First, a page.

Workers' Compensation Rate Hike Rejected

By Paschal, Jan | THE JOURNAL RECORD, July 25, 1986 | Go to article overview

Workers' Compensation Rate Hike Rejected


Paschal, Jan, THE JOURNAL RECORD


landmark decision, on Thursday overturned a 25.9 percent rate incre ase in workers' compensation insurance premiums and ordered a refund for the state's employers.

"It's a landmark decision," said Attorney General Mike Turpen, also a candidate for governor, who had intervened in the rate case on behalf of business owners.

The Oklahoma Supreme Court ruled that the insurance industry failed to present sufficient evidence to justify the 25.9 percent rate increase, according to the 16-page majority opinion written by Justice Marian Opala.

No one could calculate the size of the refund on Thursday.

However, the 25.9 percent rate increase - in effect since Nov. 1, 1985 - would have cost Oklahoma employers $79 million more a year than what they had been paying, it was estimated last fall by theState Board for Property and Casualty Rates.

"It's a victory for business people in Oklahoma, especially small business people," Turpen said.

State law requires all businesses, with the exception of sole proprietorships under certain conditions, to provide workers' compensation insurance to cover employees for job-related injuries, diseases and deaths.

Several small business owners had testified at the rate hearing last fall that a 25.9 percent increase in their workers' compensation insurance premiums could force them to lay off employees, delayexpansion plans or possibly close their doors.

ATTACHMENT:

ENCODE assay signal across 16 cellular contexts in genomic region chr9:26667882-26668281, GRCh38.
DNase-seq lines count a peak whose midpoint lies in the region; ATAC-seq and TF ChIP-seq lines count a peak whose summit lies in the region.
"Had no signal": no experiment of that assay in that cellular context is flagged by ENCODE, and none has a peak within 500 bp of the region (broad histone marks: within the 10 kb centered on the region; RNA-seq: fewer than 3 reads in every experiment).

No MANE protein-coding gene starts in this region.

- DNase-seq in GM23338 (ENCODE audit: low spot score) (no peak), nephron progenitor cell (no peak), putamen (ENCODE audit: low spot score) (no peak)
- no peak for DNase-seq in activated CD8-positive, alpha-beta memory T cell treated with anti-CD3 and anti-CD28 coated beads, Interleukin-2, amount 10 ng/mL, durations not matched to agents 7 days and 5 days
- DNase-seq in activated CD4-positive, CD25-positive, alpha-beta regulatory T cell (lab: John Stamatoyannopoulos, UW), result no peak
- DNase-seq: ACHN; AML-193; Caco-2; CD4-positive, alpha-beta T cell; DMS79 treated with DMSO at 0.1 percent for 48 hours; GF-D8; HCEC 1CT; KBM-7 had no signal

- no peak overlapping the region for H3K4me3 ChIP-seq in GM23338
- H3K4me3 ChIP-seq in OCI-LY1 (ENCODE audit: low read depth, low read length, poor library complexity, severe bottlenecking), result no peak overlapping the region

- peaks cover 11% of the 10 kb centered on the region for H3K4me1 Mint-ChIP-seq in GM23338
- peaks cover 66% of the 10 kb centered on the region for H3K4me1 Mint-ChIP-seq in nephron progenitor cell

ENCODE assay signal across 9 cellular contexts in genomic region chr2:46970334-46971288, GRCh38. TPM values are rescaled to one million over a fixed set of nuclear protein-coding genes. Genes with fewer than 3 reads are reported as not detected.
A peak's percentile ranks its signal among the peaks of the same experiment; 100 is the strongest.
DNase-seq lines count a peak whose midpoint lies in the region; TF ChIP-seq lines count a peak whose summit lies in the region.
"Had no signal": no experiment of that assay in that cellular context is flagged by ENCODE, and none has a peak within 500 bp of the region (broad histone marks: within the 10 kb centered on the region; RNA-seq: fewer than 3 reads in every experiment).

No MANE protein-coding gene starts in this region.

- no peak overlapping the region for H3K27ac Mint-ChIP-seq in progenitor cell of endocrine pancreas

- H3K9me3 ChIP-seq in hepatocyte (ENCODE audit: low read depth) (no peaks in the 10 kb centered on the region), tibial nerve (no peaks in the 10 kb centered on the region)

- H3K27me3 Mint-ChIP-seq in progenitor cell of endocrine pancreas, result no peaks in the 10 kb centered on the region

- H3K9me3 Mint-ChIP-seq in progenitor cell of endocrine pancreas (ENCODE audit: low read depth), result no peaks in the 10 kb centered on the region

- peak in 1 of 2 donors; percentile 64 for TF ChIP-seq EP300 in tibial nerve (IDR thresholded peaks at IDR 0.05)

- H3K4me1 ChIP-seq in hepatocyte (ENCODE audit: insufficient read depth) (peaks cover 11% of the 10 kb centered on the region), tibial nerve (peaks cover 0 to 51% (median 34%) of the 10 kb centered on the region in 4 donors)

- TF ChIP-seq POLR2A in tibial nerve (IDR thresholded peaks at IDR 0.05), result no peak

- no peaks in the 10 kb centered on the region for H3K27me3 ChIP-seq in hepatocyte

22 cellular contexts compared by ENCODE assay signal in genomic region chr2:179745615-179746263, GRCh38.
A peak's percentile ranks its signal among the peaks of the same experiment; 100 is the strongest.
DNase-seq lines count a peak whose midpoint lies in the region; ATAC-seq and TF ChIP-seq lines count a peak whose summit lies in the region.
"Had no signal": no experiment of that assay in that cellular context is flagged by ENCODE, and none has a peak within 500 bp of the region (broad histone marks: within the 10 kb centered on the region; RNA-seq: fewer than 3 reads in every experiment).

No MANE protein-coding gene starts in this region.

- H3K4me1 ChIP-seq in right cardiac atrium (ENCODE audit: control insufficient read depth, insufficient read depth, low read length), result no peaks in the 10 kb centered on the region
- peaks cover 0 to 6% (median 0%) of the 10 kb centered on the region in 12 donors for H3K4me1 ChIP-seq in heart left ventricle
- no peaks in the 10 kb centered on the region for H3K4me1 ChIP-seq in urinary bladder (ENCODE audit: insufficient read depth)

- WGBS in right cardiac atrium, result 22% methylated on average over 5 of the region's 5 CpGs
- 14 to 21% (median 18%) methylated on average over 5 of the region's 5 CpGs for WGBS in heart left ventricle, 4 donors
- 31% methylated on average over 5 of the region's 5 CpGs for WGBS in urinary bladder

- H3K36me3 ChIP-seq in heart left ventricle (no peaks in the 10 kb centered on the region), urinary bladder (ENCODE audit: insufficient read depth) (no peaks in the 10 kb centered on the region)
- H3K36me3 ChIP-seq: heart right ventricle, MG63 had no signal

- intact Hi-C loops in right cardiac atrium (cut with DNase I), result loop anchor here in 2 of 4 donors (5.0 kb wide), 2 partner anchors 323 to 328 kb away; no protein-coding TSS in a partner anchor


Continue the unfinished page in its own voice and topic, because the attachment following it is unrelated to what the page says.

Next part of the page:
Turpen noted that the high cost of workers' compensation insurance in Oklahoma also had been cited as the state's "No. 1" obstacle in its attempts to attract outside industry to the state.

Julius Kubier, a spokesman for the Oklahoma State Chamber of Commerce and Industry, said the decision "is a real bombshell. . .You're going to see some very upset insurance companies."

Of the rate rollback, Kubier said:

"Jackin' the rates back keeps us much more competitive on economic development from within and without. It will make it possible for companies to have funds available that they didn't have before."

Premiums should go down to an average rate of about $3.16 per $100 of payroll, after the refunds are made, Kubier said.

However, refunds will not be made immediately, according to David Elenburg, administrator of the State Insurance Fund, which provides workers' compensation coverage for more than 10,000 Oklahoma businesses.

And some businesses that agreed to consent-to-rate arrangements with their insurance firms may not get refunds at all, said Assistant Attorney General Bill Bullard.

When Bullard was asked whether the attorney general's office may litigate the consent-to-rate issue, he replied: "You bet."

About 3,000 consent-to-rate documents are on file with the state insurance commissioner's office.

Consent-to-rate agreements give an insurance firm the right to charge a policy holder a rate higher than the rate approved by the state rate-making board.

However, Bullard said there are legal questions concerning the propriety of certain consent-to-rate agreements because it appears some firms are using them to guarantee the 25.9 percent rate increase, regardless of the Supreme Court's decision. …

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